Under Tax-Free Childcare the government will pay up to £500 every 3 months for each child to help with the costs of childcare. For further information Sara should look under Tax-Free Childcare on www.gov.uk.  

This case study aims to provide an example of how you can start taking steps to achieve your goals and is not meant as advice.  An individual’s financial plan is developed to suit their unique personal, financial and tax position.  The solution shown may not be suitable to you.  Your financial plan will be individual to you based on your own unique circumstances.

 

Using an Employee Assistance Plan - debt counselling

Naomie has a number of store cards and credit cards which are close to their borrowing limit. Naomie likes the convenience of credit but feels that she is sinking further and further into debt. She is also experiencing problems paying her mortgage and has fallen into arrears with her monthly payments.
 
Recommendation:
 
Naomie's employer provides a debt counselling services as part of its Employee Assistance Plan. The counsellor advises Naomie that first of all she needs to prioritise her various debts. Mortgage repayments are considered to be a priority debt because non-payment or arrears can lead to repossession of her home and potential homelessness. The payment of Naomie's mortgage should therefore take priority over credit and store card payments. Naomie is advised to take no further credit on her store and credit cards as the interest she is paying for these forms of credit is between 20% and 30% per annum. She is advised to speak to her mortgage provider and ask whether she can agree a repayment plan to cover the arrears on her mortgage over a period of time. Most mortgage providers will be accommodating if they are consulted early on and a payment plan is agreed.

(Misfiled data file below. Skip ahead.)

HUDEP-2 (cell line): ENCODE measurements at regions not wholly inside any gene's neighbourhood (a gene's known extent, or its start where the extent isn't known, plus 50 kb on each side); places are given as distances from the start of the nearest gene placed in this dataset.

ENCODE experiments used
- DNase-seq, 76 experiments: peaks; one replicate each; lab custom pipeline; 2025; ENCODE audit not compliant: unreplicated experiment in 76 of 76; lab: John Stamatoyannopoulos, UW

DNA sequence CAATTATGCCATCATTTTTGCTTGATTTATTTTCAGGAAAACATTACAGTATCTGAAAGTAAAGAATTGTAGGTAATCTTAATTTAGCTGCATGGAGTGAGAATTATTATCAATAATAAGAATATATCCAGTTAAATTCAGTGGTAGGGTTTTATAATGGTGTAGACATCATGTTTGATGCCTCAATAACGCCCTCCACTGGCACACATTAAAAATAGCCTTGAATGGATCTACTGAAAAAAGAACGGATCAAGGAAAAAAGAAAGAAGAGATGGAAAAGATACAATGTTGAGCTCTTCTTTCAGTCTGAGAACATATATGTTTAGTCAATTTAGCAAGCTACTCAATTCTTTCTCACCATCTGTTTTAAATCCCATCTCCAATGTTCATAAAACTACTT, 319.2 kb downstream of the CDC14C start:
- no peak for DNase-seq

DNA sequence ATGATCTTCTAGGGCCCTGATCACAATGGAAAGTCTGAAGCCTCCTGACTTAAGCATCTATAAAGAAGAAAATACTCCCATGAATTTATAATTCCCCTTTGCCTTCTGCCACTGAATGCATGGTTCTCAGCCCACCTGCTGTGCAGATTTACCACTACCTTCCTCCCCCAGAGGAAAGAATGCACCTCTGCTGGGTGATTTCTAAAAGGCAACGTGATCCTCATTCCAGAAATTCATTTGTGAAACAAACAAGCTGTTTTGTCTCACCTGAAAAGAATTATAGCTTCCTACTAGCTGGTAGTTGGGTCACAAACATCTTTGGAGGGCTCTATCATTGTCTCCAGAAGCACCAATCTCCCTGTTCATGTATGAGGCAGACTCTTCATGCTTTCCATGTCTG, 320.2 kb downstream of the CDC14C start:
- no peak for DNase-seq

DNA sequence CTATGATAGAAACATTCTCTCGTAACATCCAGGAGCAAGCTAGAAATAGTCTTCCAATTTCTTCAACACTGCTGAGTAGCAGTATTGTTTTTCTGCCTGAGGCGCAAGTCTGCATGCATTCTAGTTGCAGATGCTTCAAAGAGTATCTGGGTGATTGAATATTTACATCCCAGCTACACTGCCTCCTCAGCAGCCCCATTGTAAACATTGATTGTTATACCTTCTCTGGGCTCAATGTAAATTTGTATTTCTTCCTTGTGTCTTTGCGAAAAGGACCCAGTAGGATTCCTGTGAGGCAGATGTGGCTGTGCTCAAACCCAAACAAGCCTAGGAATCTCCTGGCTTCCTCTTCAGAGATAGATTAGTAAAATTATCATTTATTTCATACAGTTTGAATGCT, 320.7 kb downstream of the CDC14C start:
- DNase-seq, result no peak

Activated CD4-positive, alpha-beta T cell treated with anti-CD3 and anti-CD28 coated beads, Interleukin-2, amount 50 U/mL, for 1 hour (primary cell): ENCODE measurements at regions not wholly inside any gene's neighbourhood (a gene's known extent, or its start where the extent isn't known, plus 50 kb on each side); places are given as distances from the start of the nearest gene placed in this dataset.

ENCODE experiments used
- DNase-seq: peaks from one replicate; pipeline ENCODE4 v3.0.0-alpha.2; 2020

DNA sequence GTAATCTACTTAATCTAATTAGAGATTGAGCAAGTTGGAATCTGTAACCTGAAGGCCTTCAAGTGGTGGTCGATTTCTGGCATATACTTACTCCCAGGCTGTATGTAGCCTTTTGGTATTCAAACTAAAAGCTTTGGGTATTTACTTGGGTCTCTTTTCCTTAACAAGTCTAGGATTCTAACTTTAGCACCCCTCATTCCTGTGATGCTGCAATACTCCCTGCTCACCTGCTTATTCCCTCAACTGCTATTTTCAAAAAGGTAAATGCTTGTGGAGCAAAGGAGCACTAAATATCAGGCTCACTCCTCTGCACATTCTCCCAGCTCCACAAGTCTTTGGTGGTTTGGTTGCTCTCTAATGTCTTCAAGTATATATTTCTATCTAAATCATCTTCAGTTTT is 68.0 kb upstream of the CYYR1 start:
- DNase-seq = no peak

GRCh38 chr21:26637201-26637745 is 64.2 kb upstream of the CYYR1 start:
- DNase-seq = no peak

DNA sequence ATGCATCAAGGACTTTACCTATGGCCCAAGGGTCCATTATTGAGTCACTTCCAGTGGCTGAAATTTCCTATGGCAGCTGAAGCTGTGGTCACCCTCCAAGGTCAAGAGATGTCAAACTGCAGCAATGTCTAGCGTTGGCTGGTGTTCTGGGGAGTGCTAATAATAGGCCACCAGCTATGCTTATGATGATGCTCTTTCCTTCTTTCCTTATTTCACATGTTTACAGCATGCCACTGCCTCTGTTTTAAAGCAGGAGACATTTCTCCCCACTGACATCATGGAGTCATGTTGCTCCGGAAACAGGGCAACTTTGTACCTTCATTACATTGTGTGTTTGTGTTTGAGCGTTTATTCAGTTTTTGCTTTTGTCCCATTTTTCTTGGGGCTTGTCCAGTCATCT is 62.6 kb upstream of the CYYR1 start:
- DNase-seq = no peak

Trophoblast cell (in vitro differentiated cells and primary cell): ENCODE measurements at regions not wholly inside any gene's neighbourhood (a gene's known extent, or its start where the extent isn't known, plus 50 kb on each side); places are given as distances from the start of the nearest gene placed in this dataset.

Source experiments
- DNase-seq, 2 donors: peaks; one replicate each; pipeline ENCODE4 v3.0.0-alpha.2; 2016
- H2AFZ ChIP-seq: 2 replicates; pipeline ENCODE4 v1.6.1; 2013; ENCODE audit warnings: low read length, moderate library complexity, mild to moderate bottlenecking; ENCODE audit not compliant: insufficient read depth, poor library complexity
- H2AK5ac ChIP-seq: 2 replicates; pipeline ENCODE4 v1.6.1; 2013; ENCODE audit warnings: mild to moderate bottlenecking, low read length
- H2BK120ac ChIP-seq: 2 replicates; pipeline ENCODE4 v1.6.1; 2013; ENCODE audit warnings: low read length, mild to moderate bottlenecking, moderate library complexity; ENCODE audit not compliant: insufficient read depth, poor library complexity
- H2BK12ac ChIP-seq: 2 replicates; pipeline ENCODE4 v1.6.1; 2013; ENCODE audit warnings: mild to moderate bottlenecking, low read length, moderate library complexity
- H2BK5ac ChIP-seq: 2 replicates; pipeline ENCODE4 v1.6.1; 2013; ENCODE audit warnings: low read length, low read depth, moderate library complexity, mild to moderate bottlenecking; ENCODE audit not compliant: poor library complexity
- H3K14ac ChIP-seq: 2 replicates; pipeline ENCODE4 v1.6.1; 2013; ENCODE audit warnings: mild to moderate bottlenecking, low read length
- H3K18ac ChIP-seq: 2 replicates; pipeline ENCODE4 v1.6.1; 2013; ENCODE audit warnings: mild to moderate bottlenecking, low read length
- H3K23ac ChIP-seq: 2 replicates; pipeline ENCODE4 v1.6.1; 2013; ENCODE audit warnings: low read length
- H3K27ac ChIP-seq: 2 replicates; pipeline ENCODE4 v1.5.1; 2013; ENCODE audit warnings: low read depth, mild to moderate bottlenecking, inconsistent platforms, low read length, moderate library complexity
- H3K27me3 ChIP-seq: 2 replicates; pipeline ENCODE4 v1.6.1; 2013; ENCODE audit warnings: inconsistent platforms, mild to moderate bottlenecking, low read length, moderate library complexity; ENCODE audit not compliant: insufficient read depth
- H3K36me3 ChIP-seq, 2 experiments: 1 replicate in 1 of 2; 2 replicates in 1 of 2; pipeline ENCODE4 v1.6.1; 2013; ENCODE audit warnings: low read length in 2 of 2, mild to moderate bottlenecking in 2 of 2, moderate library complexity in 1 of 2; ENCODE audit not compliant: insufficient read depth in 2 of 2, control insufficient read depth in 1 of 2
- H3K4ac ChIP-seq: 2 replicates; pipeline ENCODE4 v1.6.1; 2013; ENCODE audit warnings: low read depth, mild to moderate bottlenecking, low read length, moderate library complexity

In addition, the debt counsellor also suggests that Naomie explore two ways to manage the credit and store card debts. The first would be to try to secure a bank loan or “peer to peer” loan to pay off her credit and store card balances. The second would be to transfer the store card and credit card balances to a zero interest card and make sure she budgeted for a regular payment to reduce that debt over time.
 
As part of the process, Naomie used a budget modeller to look carefully at her expenditure and found that by changing her utilities provider and her car insurer, and cutting out some non-essential expenditure she was able to make some significant reductions to her monthly outgoings, which helped with her repayment plans.